x
By using this website, you agree to our use of cookies to enhance your experience.
By Nat Daniels

CEO, Angels Media


OTHER FEATURES

Property Natter – 5 ways estate agency has changed since May 2020

It’s now over a year since the property market officially reopened after an unprecedented two-month shutdown at the height of the first wave of Covid-19.

What a strange, unsettling, weird, odd and challenging year it’s been, but also one with a certain sense of pride at how the market has bounced back in such strong fashion, further boosted by the likes of the stamp duty holiday.

Agents everywhere have had to adapt and evolve their processes very quickly to cope with the worst health crisis any of us will ever (hopefully) see, and a strange new normal of social distancing, mask wearing and an increase in remote and flexible working.

Advertisement

We have seen the best of agents, too – first off in our Conquering Corona series during the worst of the first wave, and then ever since in our regular Agents Do Charity column, where agents up and down the country have found innovative and clever new ways to keep raising money for fantastic causes despite the various challenges posed.

While life is slowly getting back to normal again thanks to the easing of lockdown and the successful rollout of the vaccine, it seems certain that there will be long-term legacies from the pandemic. Life will never be the same again – and in many ways this can be for the better.

As others have said, the tech revolution has probably been accelerated by five or ten years. What was coming anyway – greater use of tech, more home-working, more contactless solutions – has arrived much quicker out of necessity, and has largely been embraced by agents who had no other choice but to adapt and evolve.

Here, I take a look at five things that have changed in the last 12 months and whether these changes might just be permanent.

The rise of virtual viewings

Before the pandemic, virtual viewings – also sometimes known as video viewings and online property tours – were very much a niche nice-to-have which had never really caught on in a big way. Despite the demand for tech in daily life being high in general, this had never really extended to viewings. Plus, sometimes, the viewings themselves could be clunky and glitchy, with the technology not really adding enough to the experience to make it worthwhile.

However, when the Covid crisis struck and the first lockdown came into play, virtual viewings soon became a necessity because of the restrictions on travel, face-to-face contact and in-person viewings. The government was strongly recommending an online-first approach, with virtual viewings taking place in the first instance.

Even now, as we ease out of lockdown, the government advice is for virtual viewings to take place in the first instance to ensure buyers or renters are really serious about a home and to help cut out any timewasters.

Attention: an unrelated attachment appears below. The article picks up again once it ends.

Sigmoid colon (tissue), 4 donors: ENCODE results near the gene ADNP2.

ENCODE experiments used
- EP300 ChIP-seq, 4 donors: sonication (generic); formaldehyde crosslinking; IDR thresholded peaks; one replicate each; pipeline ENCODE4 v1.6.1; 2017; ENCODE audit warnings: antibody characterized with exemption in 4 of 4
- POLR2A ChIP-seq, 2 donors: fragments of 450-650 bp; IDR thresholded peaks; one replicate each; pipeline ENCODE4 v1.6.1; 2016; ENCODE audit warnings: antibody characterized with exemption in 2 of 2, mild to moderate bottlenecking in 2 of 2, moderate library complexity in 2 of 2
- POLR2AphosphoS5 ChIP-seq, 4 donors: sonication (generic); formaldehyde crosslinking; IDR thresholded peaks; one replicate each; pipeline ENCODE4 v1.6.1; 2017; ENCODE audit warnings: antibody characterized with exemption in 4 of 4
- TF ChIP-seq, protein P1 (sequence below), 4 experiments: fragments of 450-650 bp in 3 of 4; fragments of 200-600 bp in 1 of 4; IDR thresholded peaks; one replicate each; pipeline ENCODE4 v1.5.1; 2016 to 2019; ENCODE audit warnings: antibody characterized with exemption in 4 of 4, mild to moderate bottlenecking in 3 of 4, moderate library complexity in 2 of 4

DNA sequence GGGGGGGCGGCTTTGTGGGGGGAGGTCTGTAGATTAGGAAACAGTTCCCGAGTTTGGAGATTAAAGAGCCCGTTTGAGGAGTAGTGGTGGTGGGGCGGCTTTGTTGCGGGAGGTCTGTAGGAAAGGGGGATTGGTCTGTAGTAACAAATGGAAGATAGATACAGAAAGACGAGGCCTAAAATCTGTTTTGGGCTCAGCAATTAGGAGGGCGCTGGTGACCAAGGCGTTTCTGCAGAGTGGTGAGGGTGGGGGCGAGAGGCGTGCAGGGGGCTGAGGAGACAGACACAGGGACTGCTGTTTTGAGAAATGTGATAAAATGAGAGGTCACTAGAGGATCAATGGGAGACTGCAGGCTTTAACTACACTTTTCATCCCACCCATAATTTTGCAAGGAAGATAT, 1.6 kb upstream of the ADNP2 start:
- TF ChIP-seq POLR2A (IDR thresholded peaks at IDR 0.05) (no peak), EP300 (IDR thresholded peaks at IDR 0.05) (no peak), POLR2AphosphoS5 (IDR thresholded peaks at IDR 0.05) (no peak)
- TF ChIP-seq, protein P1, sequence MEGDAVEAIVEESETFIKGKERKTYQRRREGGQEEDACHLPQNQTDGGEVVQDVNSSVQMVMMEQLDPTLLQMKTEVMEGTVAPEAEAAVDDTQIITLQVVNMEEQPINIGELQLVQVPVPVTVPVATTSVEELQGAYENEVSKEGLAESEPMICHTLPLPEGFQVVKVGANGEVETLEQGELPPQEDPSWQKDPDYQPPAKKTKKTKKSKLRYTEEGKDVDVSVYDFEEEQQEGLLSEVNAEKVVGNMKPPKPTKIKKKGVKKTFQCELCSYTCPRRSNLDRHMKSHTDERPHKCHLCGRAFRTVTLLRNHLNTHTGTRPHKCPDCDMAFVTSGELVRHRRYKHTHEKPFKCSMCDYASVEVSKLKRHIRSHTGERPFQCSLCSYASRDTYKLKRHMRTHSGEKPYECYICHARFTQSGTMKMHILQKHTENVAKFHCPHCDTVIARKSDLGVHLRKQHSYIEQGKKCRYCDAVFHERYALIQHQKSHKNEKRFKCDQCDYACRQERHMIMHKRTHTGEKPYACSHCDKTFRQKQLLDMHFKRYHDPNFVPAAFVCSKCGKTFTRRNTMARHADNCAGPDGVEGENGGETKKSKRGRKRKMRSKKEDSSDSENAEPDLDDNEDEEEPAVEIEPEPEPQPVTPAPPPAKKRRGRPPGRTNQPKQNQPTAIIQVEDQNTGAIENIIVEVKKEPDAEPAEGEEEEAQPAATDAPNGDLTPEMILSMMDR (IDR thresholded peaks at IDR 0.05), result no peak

Those providing virtual viewing technology have certainly thrived as video tours have become integral to agents, developers and housebuilders across the country.

Consolidation is the order of the day

Connells and Countrywide, The Property Franchise Group and Hunters, Foxtons and Douglas & Gordon – these are the major examples of an ever-increasing trend. Of course, consolidation usually occurs in times of economic crisis as firms batten down the hatches, take advantage of their rivals’ issues and become acquisitive. We’ve seen franchises like Martin & Co, for example, gobble up nearby independents and Belvoir doing the same.

While this level of consolidation is far from unexpected in uncertain times, it is important – as I mentioned in a recent Natter – that the agency world doesn’t become a closed shop dominated by a few massive monopolies.

To this end, we have been keen to promote the fantastic work of the local independents who make up the majority of our readership and help to keep the property market ticking over year in and year out.

Our Independents Day series at the back-end of last year highlighted the value of the whole agency eco-system, and how important diversity and local character is within that.

A change in working patterns

Many of us have been working from home – or a hybrid of home and office working – for the last year and it seems likely this will continue post-pandemic. It has become clear that flexible working doesn’t lead to a dip in productivity – in fact, quite the opposite.

The more that agents can cater towards flexible working and a better work/life balance, the better for everyone. We have seen mental health awareness in agency gain prominence this year, thanks to the backdrop of the pandemic, and it’s vital that we continue to talk about these issues, led by the likes of Sam Hunter, Sarah Edmundson and the team at Agents Together, and others who have been happy to share their struggles.